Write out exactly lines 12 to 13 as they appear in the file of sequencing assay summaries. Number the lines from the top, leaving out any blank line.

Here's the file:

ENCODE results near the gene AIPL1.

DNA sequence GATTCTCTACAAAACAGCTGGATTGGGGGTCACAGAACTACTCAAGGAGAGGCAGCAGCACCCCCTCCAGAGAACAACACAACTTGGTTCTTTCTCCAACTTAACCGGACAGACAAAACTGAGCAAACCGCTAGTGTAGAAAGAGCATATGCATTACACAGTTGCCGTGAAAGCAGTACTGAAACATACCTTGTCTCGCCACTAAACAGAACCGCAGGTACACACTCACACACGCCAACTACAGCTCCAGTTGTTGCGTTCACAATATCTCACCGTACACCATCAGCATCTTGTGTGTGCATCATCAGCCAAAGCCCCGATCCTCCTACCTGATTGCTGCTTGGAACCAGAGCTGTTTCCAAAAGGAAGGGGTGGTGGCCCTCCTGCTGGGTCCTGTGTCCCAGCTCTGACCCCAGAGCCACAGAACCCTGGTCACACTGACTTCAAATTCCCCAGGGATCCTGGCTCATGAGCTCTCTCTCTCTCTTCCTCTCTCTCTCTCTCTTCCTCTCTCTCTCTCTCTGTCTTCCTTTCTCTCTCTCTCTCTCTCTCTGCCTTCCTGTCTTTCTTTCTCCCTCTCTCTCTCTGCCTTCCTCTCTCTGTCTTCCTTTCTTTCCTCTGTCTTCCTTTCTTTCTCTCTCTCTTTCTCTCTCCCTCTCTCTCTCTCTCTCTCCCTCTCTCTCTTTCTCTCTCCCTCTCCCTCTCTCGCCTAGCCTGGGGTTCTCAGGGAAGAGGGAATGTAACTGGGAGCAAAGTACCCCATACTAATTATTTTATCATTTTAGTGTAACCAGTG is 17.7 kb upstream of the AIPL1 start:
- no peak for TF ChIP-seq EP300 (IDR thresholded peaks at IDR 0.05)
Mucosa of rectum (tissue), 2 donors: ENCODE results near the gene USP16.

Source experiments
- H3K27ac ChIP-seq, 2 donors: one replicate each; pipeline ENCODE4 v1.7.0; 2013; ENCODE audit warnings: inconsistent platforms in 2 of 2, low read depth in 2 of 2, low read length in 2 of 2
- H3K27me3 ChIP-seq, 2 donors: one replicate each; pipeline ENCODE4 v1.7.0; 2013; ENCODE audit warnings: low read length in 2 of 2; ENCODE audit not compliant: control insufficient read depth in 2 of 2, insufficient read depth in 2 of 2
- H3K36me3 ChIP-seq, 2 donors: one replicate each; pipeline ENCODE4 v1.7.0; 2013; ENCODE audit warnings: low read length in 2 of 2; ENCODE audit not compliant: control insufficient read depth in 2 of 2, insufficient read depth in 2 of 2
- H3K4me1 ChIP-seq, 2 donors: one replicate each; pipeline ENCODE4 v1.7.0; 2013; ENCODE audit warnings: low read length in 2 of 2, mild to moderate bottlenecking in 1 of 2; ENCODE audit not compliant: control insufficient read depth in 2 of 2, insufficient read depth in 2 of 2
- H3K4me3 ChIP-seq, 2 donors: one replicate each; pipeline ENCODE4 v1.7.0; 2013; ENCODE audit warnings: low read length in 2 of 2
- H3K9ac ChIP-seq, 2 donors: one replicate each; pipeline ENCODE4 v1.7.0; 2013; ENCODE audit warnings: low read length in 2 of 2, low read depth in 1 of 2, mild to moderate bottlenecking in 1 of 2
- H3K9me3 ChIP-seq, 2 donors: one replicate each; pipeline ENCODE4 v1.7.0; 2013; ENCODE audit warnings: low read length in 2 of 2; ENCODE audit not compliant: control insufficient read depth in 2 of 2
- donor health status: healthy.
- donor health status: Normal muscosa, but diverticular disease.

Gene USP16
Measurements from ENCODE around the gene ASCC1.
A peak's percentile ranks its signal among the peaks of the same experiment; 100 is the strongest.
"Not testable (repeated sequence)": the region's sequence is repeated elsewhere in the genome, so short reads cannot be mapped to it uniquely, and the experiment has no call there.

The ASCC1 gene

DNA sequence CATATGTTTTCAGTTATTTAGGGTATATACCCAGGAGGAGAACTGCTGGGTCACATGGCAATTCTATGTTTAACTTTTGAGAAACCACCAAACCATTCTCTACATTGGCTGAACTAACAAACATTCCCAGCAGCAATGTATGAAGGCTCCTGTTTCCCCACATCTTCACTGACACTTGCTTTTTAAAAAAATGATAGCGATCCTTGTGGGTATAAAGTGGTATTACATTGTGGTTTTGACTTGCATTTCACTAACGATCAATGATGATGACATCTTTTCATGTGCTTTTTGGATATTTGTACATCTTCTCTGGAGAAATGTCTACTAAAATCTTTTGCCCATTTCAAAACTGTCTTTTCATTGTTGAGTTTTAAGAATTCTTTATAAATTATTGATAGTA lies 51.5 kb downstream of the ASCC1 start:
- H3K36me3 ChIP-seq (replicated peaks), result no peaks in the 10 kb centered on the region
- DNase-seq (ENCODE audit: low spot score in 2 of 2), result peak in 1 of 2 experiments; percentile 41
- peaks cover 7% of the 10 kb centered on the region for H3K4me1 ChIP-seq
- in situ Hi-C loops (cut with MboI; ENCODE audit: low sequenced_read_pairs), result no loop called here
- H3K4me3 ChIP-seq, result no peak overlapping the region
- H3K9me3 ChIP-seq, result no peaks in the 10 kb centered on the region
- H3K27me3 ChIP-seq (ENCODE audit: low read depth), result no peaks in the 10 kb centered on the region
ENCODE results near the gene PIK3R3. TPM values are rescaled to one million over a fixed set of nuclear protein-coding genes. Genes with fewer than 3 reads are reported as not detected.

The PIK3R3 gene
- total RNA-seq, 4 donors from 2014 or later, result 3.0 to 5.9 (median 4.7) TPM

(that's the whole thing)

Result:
- H3K9me3 ChIP-seq, 2 donors: one replicate each; pipeline ENCODE4 v1.7.0; 2013; ENCODE audit warnings: low read length in 2 of 2; ENCODE audit not compliant: control insufficient read depth in 2 of 2
- donor health status: healthy.